It’s rare to hear the phrase “war on terror” these days — it has been seemingly purged from the official lexicon as the superficial certainty of the Bush/Howard years gives way to darker and more ambiguous terrain.
Australia is still a nation at war: one and a half thousand troops on the ground in Afghanistan, backing NATO’s installation of a brittle democracy in a violent failed state where the distinctions between friend and terrorist change by the day.
But something is going on at home as well: a determined, coordinated expansion of the internal security estate that is permanently blurring the boundaries between institutions of defence, intelligence and policing. Some of the thinking is laid bare in the most recent defence white paper: a highly militarised Australia stepping up to meet the threats of nameless Asian aggressors, while an expanded web of domestic security agencies wage an unseen war against the enemy within.
The forthcoming counter-terrorism white paper will no doubt provide a discrete glimpse into the workings of this secret war on terror that no longer has a name. But we have some flesh on the bones already. We know that spy agency ASIO will have doubled in size over four years and has a half-billion dollar headquarters under construction next to the defence complex in Canberra. We know that Australians are, per capita, 23 times more likely to have their phone calls intercepted than United States citizens.
We know that a tight feedback loop of mutual self interest binds Ministers, law enforcement agencies and favoured media outlets who somehow manage to have photographers and journalists in place as raids are occurring, or in a recent celebrated example have the story rolling off the presses before the doors have even been kicked in.
The most telling sign of the Rudd Government’s intentions are that every word of the Howard Government’s complex and unwieldy terror laws are still in place, nearly four years after they were forced through the Senate in one fevered afternoon. It has taken two years to get a look at the Governments’ proposed “reforms”, which arrived last week in the form of a 400 page discussion paper that looks very much as though it was rushed out the door in time to catch the aftershocks of the raids in Melbourne.
The debate since then has had a peculiarly unfocused character. The Australian editorialised that the Attorney General was softening the laws. The Fairfax media reported that the laws were being toughened up. The Coalition accuses the Government of being “soft on terror” and “draconian” at the same time.
In reality, the laws are being refined, tuned, the sharp edges knocked off and the subtle underpinnings embedded more deeply in the legal architecture that guides the work of the intelligence and law enforcement communities. The Australian Federal Police will be able to declare an emergency and then enter premises without a warrant and conduct searches essentially free of judicial oversight.
Terror offences will quietly expand to encompass racial violence and “psychological harm”. The provisions in the Crimes Act that were used to detain Dr Mohammed Haneef for 11 days while the Government frantically worked out whether to prosecute or deport him will remain, although suspects will only be allowed to be held and interrogated without charge for an eight day week.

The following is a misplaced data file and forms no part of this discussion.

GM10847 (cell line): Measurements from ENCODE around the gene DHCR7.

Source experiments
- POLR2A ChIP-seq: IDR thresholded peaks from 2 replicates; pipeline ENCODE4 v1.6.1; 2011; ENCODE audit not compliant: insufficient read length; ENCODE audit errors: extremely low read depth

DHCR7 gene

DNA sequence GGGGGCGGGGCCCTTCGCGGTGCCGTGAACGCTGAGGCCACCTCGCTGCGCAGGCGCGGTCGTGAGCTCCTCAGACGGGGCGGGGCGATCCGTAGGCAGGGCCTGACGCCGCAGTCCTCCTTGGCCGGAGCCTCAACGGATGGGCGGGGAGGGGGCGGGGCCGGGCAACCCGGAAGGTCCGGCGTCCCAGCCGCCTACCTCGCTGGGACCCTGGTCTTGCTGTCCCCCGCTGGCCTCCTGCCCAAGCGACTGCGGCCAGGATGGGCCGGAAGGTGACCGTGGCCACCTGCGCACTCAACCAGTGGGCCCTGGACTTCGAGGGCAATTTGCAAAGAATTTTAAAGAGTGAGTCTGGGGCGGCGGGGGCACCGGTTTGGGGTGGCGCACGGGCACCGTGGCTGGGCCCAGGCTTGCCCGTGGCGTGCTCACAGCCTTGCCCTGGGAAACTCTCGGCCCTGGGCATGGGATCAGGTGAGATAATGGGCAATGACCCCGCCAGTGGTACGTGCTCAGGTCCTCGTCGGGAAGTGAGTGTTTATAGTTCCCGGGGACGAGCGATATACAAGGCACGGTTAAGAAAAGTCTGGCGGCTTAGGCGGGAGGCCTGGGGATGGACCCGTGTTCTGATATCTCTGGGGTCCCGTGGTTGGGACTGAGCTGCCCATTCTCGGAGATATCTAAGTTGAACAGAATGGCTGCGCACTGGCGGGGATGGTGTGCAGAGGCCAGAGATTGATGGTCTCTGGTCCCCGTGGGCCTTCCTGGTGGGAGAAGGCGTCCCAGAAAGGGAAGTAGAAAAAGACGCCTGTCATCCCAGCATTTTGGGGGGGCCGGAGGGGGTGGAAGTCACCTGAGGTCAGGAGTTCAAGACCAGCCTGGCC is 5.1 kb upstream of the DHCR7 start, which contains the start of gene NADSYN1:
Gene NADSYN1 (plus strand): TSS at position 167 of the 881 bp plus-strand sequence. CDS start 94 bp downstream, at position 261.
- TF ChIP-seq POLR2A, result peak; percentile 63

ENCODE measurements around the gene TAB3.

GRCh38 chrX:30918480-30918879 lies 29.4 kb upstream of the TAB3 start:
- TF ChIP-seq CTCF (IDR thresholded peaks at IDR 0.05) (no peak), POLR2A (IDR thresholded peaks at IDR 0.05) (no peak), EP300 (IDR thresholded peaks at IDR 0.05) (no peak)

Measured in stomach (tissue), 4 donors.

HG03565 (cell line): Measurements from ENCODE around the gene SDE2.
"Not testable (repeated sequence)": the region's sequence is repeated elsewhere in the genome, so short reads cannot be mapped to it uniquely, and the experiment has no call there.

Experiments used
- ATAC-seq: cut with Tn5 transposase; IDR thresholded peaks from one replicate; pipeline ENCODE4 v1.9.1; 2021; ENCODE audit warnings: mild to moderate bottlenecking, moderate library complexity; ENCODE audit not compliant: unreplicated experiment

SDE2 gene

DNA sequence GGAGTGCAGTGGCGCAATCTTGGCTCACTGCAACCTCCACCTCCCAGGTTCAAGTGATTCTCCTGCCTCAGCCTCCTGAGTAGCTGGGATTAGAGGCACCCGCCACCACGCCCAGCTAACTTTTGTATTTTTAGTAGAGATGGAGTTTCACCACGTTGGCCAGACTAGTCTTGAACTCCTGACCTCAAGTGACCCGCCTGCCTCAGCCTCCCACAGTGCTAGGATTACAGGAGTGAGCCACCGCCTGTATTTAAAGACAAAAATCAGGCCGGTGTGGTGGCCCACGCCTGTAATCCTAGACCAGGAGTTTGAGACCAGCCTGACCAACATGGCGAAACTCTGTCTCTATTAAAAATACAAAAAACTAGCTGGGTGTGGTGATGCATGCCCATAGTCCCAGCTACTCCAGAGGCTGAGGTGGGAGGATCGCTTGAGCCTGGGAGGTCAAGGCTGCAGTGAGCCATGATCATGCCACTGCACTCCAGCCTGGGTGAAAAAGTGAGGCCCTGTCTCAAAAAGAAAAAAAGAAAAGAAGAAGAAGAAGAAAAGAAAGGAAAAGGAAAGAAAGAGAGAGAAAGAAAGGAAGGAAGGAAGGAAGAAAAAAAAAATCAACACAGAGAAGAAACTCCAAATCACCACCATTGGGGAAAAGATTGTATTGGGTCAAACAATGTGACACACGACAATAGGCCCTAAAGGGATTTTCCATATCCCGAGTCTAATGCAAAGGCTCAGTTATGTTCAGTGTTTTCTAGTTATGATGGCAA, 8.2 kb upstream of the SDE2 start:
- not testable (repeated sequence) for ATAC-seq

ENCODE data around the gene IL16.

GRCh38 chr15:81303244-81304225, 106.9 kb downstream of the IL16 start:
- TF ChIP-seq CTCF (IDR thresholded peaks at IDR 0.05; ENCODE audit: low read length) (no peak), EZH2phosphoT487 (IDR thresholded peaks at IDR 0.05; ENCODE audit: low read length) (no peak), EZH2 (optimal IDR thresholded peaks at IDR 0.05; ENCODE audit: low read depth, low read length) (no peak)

The Government has said that this is about “achieving the right balance between strong laws that protect our safety whilst preserving the democratic rights that protect our freedoms.” It is here that the argument rests most uneasily.
If these “strong laws” really were protecting our safety, they would be hard to argue with. The Australian Greens are a party founded on nonviolence. We condemn acts and threats of politically motivated violence without reservation. The question is whether the continued ratcheting up of the security state actually makes us safer, or whether we should be looking elsewhere for the kind of “security” that seems so fragile in this complicated age.
Because they operate behind a firewall of operational secrecy, the Australian public has very little idea to what degree the rapidly proliferating acronym soup of intelligence, defence and law enforcement agencies are actually making us safer. When mistakes do spill into the public domain — as they did with Dr Haneef, Izhar Ul-Haque or Jack Thomas, they shake public confidence not just in the agencies concerned but in the whole assumption that larger and better resourced secret police are the key to a secure Australia.
No doubt these agencies are staffed with talented and motivated individuals, some of them doing dangerous work to pre-empt violent crimes, their only reward the absence of some half-formed horror. But this is no reason for centuries of hard-fought legal protections drawn up to protect each of us from abuse of state power to be so casually eroded.
The long-awaited reviewer of the terror laws looks like it will be a well qualified part-timer supported by two staffers in the PM’s office. I wish them well — they will barely have time to come to grips with the tangled legacy of Prime Minister Howard’s war on terror before the next tranche from Prime Minister Rudd hits the table. Who or what we’re at war with now is an open question.